The need to budget and save money has also led to changes in the types of purchases with many buying in smaller quantities, cheaper brands and a shift towards local and homemade products.
Another Top 100 Most Loved Brands By Women in Kenya 2022, which provides deep insights into what is worrying Kenyan women the most, how they are interacting with products and services, and the issues they feel elected officials should deal with as we ease out of the Covid-19 pandemic.
Key findings of the study include increased alcoholic beverage consumption; slight increases in purchasers or influencers of alcoholic beverages; women are also spending more on and using cosmetic and beauty products while there is a slight decrease in purchase of home cleaning products. It also reveals that 45% of women in Kenya claim to interact with the e-commerce category, 44% of women own a smartphone for their personal use while 52% of women in Kenya claim to interact with the solar products category.
At the global level a survey conducted among online communities by Ipsos for the World Economic Forum finds that, even though most consumers across the world expect their purchasing power to be impacted by rising energy prices, few blame climate change policies for it.
The survey finds a consensus in all 30 countries surveyed around the importance of moving away from fossil fuels.
It also shows that while on average 55% say price hikes will have a fair amount or a great deal of impact on their purchasing power, expectations vary widely across countries. The study was conducted between February 18 and March 4th, 2022, on Ipsos’s Global Advisor online survey platform.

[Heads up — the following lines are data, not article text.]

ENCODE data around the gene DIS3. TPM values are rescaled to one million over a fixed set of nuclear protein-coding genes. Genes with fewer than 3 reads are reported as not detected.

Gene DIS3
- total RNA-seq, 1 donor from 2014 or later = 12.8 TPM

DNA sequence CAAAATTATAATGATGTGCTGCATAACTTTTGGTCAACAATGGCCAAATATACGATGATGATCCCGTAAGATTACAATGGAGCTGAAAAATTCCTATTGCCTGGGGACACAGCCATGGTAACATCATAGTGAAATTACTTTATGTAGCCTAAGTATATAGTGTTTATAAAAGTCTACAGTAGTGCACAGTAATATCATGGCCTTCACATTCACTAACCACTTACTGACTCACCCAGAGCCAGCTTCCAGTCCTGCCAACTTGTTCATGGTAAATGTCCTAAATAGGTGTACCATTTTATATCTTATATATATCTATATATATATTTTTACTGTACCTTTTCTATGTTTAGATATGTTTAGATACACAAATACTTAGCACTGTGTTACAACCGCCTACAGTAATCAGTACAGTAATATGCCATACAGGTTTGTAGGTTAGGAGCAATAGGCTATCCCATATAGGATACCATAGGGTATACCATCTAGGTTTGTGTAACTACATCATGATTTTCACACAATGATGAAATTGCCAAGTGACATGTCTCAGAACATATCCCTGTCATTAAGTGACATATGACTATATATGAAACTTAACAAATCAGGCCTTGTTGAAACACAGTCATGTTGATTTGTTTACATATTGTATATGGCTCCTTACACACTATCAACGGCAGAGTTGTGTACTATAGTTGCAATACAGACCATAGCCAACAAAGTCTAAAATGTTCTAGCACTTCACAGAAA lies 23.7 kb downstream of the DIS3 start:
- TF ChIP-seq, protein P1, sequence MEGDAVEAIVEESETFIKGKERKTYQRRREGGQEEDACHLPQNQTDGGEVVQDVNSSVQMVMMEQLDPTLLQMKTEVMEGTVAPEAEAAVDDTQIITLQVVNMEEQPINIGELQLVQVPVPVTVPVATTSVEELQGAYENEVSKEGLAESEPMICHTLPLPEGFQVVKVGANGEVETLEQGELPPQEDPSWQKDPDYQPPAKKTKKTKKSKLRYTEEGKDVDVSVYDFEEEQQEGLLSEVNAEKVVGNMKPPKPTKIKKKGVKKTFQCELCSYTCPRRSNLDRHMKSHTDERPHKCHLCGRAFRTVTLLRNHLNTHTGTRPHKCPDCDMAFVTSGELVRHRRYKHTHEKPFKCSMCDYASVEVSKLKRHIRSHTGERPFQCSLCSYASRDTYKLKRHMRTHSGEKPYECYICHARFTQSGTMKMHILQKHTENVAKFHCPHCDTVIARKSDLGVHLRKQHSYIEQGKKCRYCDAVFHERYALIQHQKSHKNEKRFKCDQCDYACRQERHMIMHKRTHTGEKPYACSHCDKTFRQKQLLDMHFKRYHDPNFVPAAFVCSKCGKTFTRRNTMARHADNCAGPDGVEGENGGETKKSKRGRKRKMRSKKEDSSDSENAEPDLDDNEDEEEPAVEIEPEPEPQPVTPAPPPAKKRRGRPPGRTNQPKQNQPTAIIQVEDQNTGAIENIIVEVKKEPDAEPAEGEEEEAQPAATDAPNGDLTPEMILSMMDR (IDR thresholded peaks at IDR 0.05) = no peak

These are great insights generated from online communities which can be used to address critical issues impacting businesses and the society every day.
Using the very latest in online technology – including live chats, video focus groups, and interactive surveys and discussions – one can turn static, linear research into an immersive experience for audiences of all shapes and sizes.
At Ipsos, online communities are a proven engagement approach focused on intrinsic motivation, fostering a truly social environment for powerful, in-depth insights and discovery. Combined with rigorous research methods, best-in-class community management, and unparalleled sector expertise, Ipsos delivers true engagement at scale to address challenges affecting the society.
What businesses and governments need more in this digital age; is how they can forge alliances with online communities to boost their marketing efforts.
By engaging online communities through research, businesses and organisations can get closure to the real people and get a deeper understanding of their target markets. This will help them make better, bolder decisions that positively impact brands, consumers, and societies every day.